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Samuel A. Alito
The Oyez Project, Justice Samuel A. Alito, Jr.
available at: (

(last visited Wednesday, May 26, 2010).

• persistent and continues till he gets the answer to his question

• part of justice in Reagen administration
• Appellate judge
• very serious justice
• controversy in election because of values on abortion and "outside the

Stephen G. Breyer
The Oyez Project, Justice Stephen G. Breyer
available at: (

(last visited Wednesday, May 26, 2010).

• born on August 15, 1938 in San Francisco, California.

• worked hard to end governmental regulation of the airline industry.
• received a seat on the federal appeals court with Ronald Reagan as
• President Clinton appointed him as a supreme court justice
• refusing to answer questions relating to specific issues, arguing that he did
not wish to bias future cases.
• prefers to ask hypothetical questions.


Chaplinsky v. State of New Hampshire

The Oyez Project, Chaplinsky v. State of New Hampshire , 315 U.S. 568 (1942)
available at: (

(last visited Wednesday, May 26, 2010).

Jehovah's Witness, called a city marshal a "God-damned racketeer" and "a
damned fascist" in a public place. He was arrested and convicted
freedom of speech protected by the First Amendment?
No. In this case, Chaplinsky uttered fighting words, that "inflict injury or tend
to incite an immediate breach of the peace."

Hustler Magazine v. Falwell

The Oyez Project, Hustler Magazine v. Falwell , 485 U.S. 46 (1988)
available at: (

(last visited Wednesday, May 26, 2010).

Hustler Magazine featured a "parody" of an advertisement, modeled after an

actual ad campaign, claiming that Falwell, a Fundamentalist minister and political
leader, had a drunken incestuous relationship with his mother in an
Does the First Amendment's freedom of speech protection extend to the
making of patently offensive statements about public figure
Yes. The Court added that the interest of protecting free speech, under the
First Amendment, surpassed the state's interest in protecting public figures from
patently offensive speech, so long as such speech could not reasonably
be construed to state actual facts about its subject.

Garcetti v Ceballos

The Oyez Project, Garcetti v. Ceballos , 547 U.S. ___ (2006)

available at: (

(last visited Wednesday, May 26, 2010).

Richard Ceballos, found that a sheriff misrepresented facts in a search warrant

written statement. Ceballos notified the attorneys prosecuting the case stemming
from that arrest and all agreed that the affidavit was questionable, but the D.A.'s
office refused to dismiss the case. Ceballos alleged that D.A.s in the office
retaliated against him for his cooperation with the defense, which he argued was
protected by the First Amendment. The district court ruled that the district
attorneys were protected by qualified immunity, but the Ninth Circuit reversed
and ruled for Ceballos, holding that qualified immunity was not available to the
defendants because Ceballos had been engaged in speech that addressed matters
of public concern and was thus protected by the First Amendment.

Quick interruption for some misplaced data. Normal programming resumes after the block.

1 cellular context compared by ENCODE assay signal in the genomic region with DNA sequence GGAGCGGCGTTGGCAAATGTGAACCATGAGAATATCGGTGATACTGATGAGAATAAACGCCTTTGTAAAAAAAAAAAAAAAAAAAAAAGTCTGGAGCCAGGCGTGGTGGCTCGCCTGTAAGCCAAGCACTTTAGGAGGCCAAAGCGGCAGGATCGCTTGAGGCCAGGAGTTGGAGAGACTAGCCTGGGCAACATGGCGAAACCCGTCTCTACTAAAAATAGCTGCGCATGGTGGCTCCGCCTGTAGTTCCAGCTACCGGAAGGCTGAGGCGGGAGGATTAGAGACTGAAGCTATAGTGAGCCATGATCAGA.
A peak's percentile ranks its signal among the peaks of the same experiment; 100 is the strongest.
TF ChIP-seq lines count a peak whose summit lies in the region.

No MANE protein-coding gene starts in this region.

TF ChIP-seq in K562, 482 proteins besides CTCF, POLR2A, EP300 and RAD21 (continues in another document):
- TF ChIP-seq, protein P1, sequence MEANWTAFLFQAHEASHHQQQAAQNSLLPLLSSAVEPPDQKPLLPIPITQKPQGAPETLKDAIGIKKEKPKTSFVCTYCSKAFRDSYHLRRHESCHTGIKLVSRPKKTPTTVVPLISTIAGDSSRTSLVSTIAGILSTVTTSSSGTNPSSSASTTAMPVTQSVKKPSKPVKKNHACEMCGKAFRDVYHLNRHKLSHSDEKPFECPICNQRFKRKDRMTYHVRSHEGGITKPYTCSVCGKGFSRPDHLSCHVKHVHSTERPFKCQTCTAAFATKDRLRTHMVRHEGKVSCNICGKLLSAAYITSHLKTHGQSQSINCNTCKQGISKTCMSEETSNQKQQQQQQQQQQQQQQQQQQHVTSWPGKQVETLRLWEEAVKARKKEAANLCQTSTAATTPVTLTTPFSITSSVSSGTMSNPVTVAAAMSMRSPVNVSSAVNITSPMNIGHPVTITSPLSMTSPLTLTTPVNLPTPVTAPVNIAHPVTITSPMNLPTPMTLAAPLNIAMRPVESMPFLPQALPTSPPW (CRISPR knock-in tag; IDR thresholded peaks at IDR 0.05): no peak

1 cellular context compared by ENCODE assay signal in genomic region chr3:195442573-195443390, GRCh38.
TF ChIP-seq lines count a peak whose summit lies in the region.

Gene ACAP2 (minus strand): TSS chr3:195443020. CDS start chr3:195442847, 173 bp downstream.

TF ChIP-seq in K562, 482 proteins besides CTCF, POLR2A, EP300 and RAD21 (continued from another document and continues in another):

Should a public employee's purely job-related speech, expressed strictly
pursuant to the duties of employment, be protected by the First Amendment
simply because it touched on a matter of public concern, or must the speech also
be engaged in "as a citizen?"

In a 5-to-4 decision authored by Justice Anthony Kennedy, the Supreme Court

held that speech by a public official is only protected if it is engaged in as a
private citizen, not if it is expressed as part of the official's public duties.

Rankin v. McPherson
The Oyez Project, Rankin v. McPherson , 483 U.S. 378 (1987)
available at: (

(last visited Wednesday, May 26, 2010).

Ardith McPherson was a clerk in the Harris County, Texas constable's office.
After hearing on the office radio that there had been an attempt to assassinate
President Ronald Reagan, McPherson, who thought she was alone with one other
office worker, stated "if they go for him again, I hope they get him." Another co-
worker overheard the comment and reported it to the Constable, Walter H.
Rankin. Rankin subsequently fired McPherson.

Did the Constable's action infringe upon McPherson's freedom of speech

guaranteed by the First Amendment?

In a 5-to-4 decision, the Court held that Rankin's interest in discharging

McPherson was outweighed by her rights under the First Amendment. The Court
held that McPherson's statement, when considered in context, "plainly dealt with
a matter of public concern." Her comment did not interrupt flow of the office.

New York Times v. Sullivan

The Oyez Project, New York Times v. Sullivan , 376 U.S. 254 (1964)
available at: (

(last visited Wednesday, May 26, 2010).

a full-page ad in the New York Times which alleged that the arrest of the Rev.
Martin Luther King, Jr. for perjury in Alabama was part of a campaign to destroy
King's efforts to integrate public facilities and encourage blacks to vote.
Did Alabama's libel law, by not requiring Sullivan to prove that an advertisement
personally harmed him and dismissing the same as untruthful due to factual
errors, unconstitutionally infringe on the First Amendment's freedom of speech
and freedom of press protections?
The Court held that the First Amendment protects the publication of all
statements, even false ones, about the conduct of public officials except when
statements are made with actual malice (with knowledge that they are false or in
reckless disregard of their truth or falsity)